Saturday, May 28, 2011

A handy hint for growing Albany pitcher plants

The Albany pitcher plant (Cephalotus follicularis) is an amazing and curious little plant endemic to south-western Western Australia. The appeal of this plant lies (of course) in its cute pitchers which are perfectly adapted to capturing ants and other small, crawing insects. Interestingly, it also produces flat phyllodes during winter that are not carnivorous.
Amazing as this plant is, it has a bad reputation for being tough to grow, beeing liable to die with little or no warning. The reason why these plants do this is now becoming known - they hate wet, stagnant roots. This more or less rules out using the tray method for watering the plant, but makes it difficult to provide consistent moisture to the roots. There is, however, an unbelievably easy way to grow this species.

Yep, that's it - self watering pots! The pots I use are the 27 cm square troughs sold by Bunnings. These pots work by capillary watering - they have a reservoir of water in the base and a false pot bottom that allows ample water to be drawn up through the soil to the roots as it is needed. It does not allow the roots to stay so wet that they rot. This system also allows plenty of air to penetrate the soil, while the size of the pot moderates soil temperature. All you need to do is keep some water in the reservoir to keep the soil consistently moist.

These pots have allowed me to grow Cephalotus successfully here in Canberra, including temperature extremes between -6*C in winter and 40*C in summer. I don't let frost form on them, though, and my plants are put in an unheated but frost-free greenhouse for the winter. Except for the self watering pots, my plants are grown under identical conditions to my Sarracenia - full sun and a soil mix of equal parts peat, sand and coarse perlite. The sand in the photos above is simply top dressing to stop the peat splashing over the plants and to keep the top of the pots as free from as much competition as possible. The only plants I let grow with them are pygmy Drosera, most of which are now gemmae waiting to sprout. I propogate all my plants from leaf pullings. As Cephalotus hate root disturbance, I strike all cuttings in cardboard or peat pots that break down in the soil and can be planted straight into a new pot without annoying the roots.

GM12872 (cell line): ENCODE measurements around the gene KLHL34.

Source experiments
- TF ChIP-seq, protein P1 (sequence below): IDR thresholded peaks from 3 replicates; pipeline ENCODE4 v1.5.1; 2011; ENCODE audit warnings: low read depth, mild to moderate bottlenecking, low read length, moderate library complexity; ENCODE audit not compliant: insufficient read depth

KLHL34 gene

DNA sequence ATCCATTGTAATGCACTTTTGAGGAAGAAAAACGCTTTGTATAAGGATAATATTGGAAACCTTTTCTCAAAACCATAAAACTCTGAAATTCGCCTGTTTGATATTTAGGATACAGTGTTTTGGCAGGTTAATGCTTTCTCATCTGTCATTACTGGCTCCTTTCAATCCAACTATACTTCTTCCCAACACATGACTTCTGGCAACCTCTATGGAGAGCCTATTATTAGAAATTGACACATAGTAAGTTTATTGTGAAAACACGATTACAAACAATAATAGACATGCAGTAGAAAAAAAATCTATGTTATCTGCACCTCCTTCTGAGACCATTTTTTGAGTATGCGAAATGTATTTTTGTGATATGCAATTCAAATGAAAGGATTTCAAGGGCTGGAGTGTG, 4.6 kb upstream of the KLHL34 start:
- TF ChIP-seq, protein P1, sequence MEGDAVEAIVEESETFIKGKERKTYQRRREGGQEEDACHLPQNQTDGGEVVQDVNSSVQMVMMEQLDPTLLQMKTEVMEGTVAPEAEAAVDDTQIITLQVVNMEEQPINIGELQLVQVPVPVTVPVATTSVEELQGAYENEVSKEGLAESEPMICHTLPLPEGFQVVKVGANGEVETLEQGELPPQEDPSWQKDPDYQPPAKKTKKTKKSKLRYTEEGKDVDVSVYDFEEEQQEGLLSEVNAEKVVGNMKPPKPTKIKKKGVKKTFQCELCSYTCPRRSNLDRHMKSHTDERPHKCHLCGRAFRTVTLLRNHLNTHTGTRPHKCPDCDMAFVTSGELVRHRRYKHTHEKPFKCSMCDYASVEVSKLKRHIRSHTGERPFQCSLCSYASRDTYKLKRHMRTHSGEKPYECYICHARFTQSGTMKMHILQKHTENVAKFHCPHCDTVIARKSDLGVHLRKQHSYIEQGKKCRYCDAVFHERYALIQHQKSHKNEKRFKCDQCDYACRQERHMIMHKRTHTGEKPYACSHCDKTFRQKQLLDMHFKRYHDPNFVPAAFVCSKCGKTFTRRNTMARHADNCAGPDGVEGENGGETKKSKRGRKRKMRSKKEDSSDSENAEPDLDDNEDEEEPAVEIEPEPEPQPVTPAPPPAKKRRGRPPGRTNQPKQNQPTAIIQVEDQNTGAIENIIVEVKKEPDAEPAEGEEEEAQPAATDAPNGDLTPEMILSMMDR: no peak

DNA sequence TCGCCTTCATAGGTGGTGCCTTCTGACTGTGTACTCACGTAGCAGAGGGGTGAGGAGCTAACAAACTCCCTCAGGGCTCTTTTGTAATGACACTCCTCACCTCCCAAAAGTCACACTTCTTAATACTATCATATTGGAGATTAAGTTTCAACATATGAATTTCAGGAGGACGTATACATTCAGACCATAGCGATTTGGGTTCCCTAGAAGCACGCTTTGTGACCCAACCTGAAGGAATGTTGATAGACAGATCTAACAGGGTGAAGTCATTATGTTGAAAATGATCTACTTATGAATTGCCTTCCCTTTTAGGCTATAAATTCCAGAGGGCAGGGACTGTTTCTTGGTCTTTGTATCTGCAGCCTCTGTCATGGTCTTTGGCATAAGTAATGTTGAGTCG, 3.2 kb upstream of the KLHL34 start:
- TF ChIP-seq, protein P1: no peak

I grow two clones of Cephalotus at the moment, with another clone striking from leaf pullings. They can be slow to establish even in the self-watering pots, but once they are, they grow quite quickly. As evidence, the above plant has not put on much growth since I put it in the self watering pot last year. It is a Cephalotus that produces burgundy to almost black pitchers, so this might have something to do with its poor growth to date. The other, more green, clone has grown much more quickly.